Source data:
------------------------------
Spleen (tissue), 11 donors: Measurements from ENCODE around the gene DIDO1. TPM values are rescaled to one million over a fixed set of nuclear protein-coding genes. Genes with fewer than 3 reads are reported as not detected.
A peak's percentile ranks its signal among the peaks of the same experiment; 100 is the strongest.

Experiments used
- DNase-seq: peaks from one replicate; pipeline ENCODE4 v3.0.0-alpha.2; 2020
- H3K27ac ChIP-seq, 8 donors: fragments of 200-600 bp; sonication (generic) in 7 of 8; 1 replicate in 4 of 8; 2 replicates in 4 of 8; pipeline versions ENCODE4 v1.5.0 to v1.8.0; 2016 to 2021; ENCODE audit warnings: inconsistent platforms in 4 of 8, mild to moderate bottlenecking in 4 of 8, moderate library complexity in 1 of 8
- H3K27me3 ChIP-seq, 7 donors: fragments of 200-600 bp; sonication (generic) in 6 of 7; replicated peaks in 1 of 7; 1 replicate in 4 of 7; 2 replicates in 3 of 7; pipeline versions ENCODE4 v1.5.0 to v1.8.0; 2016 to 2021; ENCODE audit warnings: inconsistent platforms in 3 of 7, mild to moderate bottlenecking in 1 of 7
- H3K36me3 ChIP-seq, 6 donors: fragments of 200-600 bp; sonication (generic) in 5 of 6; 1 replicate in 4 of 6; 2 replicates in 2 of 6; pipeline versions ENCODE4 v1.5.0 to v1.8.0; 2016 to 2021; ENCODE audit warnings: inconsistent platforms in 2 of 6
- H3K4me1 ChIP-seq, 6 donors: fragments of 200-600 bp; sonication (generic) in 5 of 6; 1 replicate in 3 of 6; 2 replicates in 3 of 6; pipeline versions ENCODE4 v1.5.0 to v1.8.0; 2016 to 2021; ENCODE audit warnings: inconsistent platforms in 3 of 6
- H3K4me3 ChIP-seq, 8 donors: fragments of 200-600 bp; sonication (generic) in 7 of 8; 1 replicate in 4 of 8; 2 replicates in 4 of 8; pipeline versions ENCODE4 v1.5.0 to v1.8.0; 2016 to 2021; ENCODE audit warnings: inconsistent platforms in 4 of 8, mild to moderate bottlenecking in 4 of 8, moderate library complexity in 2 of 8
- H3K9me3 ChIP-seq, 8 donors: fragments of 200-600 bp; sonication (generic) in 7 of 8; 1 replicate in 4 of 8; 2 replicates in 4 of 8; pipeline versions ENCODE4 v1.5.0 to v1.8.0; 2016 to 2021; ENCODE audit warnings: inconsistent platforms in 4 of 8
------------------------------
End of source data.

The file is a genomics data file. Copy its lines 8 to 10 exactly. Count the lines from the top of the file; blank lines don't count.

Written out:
- H3K4me1 ChIP-seq, 6 donors: fragments of 200-600 bp; sonication (generic) in 5 of 6; 1 replicate in 3 of 6; 2 replicates in 3 of 6; pipeline versions ENCODE4 v1.5.0 to v1.8.0; 2016 to 2021; ENCODE audit warnings: inconsistent platforms in 3 of 6
- H3K4me3 ChIP-seq, 8 donors: fragments of 200-600 bp; sonication (generic) in 7 of 8; 1 replicate in 4 of 8; 2 replicates in 4 of 8; pipeline versions ENCODE4 v1.5.0 to v1.8.0; 2016 to 2021; ENCODE audit warnings: inconsistent platforms in 4 of 8, mild to moderate bottlenecking in 4 of 8, moderate library complexity in 2 of 8
- H3K9me3 ChIP-seq, 8 donors: fragments of 200-600 bp; sonication (generic) in 7 of 8; 1 replicate in 4 of 8; 2 replicates in 4 of 8; pipeline versions ENCODE4 v1.5.0 to v1.8.0; 2016 to 2021; ENCODE audit warnings: inconsistent platforms in 4 of 8